Unless something dramatic happens in their final first-round game, Chile's players will fly home to Santiago with at least one award in their luggage:
Hard-luck team of the World Cup tournament.
For the second consecutive game, the South Americans were on the verge of a victory here Wednesday. For the second consecutive game, that victory was snatched from their grasp.
This time it was Austria's Ivica Vastic who did the damage, taking a pass from Roman Mahlich in injury time, momentarily freezing three defenders and then striking a right-footed shot into the upper right corner of the Chilean net during "injury time," in the 92nd minute of the match.
The goal salvaged a 1-1 tie for Austria, just as Roberto Baggio's penalty kick goal during injury time in Chile's first game last Thursday had grabbed a 2-2 tie for Italy in a game the South Americans dominated.
After Vastic's shot, Nelson Tapia, Chile's goalkeeper, lay face-down on the ground at the Stade Geoffroy-Guichard in Saint-Etienne, unable to believe that a victory had again eluded his team.
Nor was Coach Nelson Acosta any less upset.
"It was exactly the same thing as happened against Italy," he said. "We are suffering.
"I really cannot understand what happened. We completely dominated the match. We scored a magnificent goal, and there were only seconds left.
"Vastic was left alone, allowed to turn. He shot and that was the end of it."
The result, combined with Italy's 3-0 victory over Cameroon later in the day, left the group race wide open. Italy leads with four points, Chile and Austria each have two and Cameroon has one. The top two teams advance.
But for Baggio and Vastic, the Chileans today would have been celebrating joining Brazil in the final 16. Instead, they face a tricky game against Cameroon that they must at least tie to have any chance of reaching the second round.
Austria, meanwhile, is in an even more precarious position. It has to play Italy and hope for more last-minute heroics.
In their first match, the Austrians tied Cameroon on a last-minute goal by Anton Polster. This time, the Croatian-born Ivica was their hero.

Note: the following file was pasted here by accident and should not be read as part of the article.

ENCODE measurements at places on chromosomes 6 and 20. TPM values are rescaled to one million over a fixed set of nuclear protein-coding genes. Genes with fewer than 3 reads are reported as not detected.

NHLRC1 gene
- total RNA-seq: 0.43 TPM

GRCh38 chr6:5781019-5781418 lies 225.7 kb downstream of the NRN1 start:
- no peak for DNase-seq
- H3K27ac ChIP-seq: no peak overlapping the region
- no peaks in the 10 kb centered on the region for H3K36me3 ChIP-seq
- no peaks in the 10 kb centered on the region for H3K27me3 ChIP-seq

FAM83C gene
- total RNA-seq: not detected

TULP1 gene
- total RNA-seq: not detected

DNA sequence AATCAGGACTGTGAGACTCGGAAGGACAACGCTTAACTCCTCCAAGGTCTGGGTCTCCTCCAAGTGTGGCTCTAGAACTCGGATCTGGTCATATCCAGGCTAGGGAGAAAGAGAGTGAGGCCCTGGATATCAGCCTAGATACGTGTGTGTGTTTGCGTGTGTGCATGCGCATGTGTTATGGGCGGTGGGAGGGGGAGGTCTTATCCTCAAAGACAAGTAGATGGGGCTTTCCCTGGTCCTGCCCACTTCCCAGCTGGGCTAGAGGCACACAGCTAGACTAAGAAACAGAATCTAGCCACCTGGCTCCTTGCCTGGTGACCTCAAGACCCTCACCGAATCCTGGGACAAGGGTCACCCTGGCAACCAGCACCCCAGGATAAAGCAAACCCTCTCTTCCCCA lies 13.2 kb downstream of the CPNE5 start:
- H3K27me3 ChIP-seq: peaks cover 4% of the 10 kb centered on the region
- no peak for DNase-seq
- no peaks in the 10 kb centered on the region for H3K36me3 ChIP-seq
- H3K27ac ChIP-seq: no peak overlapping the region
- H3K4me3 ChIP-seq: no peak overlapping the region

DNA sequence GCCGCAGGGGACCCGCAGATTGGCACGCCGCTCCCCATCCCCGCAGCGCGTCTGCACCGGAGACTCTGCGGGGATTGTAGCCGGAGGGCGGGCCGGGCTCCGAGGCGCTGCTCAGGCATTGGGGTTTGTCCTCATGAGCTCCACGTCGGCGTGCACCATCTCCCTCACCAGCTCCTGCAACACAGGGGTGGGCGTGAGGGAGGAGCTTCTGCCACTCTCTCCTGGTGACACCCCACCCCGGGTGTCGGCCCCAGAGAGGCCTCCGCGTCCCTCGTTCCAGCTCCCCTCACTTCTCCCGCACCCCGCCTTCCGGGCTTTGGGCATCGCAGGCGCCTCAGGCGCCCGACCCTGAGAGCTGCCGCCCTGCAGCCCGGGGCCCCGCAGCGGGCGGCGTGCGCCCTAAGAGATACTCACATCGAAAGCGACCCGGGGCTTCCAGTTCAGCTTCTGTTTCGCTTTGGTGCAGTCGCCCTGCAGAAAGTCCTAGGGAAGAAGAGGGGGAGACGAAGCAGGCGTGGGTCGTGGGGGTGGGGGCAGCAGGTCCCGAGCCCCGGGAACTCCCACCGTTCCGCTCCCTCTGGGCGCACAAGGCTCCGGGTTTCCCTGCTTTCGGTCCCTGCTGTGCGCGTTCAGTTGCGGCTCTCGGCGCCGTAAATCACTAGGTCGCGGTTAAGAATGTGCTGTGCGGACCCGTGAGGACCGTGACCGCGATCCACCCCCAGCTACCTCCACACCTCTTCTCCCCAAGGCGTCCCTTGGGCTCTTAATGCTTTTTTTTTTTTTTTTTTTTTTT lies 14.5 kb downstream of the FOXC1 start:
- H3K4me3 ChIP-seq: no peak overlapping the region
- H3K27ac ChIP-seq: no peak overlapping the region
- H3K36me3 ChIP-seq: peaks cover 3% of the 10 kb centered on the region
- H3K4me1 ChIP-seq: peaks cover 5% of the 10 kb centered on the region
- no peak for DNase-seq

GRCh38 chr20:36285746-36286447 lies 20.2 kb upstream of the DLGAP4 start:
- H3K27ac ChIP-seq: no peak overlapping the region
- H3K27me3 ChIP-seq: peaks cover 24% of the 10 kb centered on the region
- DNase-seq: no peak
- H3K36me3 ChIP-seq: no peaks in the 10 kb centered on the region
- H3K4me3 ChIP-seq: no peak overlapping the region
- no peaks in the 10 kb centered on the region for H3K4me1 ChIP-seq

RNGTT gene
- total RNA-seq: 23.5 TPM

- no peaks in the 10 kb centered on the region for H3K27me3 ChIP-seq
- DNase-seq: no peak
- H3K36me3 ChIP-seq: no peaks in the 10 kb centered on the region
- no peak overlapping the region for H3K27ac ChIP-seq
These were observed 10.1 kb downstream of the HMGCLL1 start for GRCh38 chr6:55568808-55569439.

"It's no miracle, it's football," midfielder Harald Cerny said.
Unfortunately, the football in Saint-Etienne on Wednesday was decidedly dull. This was the most unattractive match of the tournament to date, but it was saved by two late goals.
With a 0-0 tie threatening, Chile managed to take the lead in the 70th minute. Not surprisingly, its strike force of Marcelo Salas and Ivan Zamorano was involved. Both players had poor games and both were yellow-carded by Egyptian referee Gamal Ghandour, Salas for dissent and Zamorano for a foul.
But both came through when it mattered.
Second-half substitute Jose Sierra floated a ball into the Austrian penalty area, Zamorano climbed over a defender to head it sharply downward toward the net, but Austrian goalkeeper Michael Konsel managed to block it.
Immediately, Salas was on hand to force the rebound over the line, although Austrian players disputed that the ball had entered the net. Austria's coach, Herbert Prohaska, did not protest.
"I could get angry about Chile's goal, but that wouldn't change the result," he said. "At the end, I wasn't expecting the draw, but I always hoped it would happen. . . . We make life difficult for ourselves."
Salas' goal tied him with Italy's Christian Vieri for top scorer at France 98 with three goals.
"Of course I'm happy to score and be top scorer in the tournament," he said. "But the most important thing is to qualify for the next stage."
Given the way Chile's luck has been running, there are no guarantees that will happen.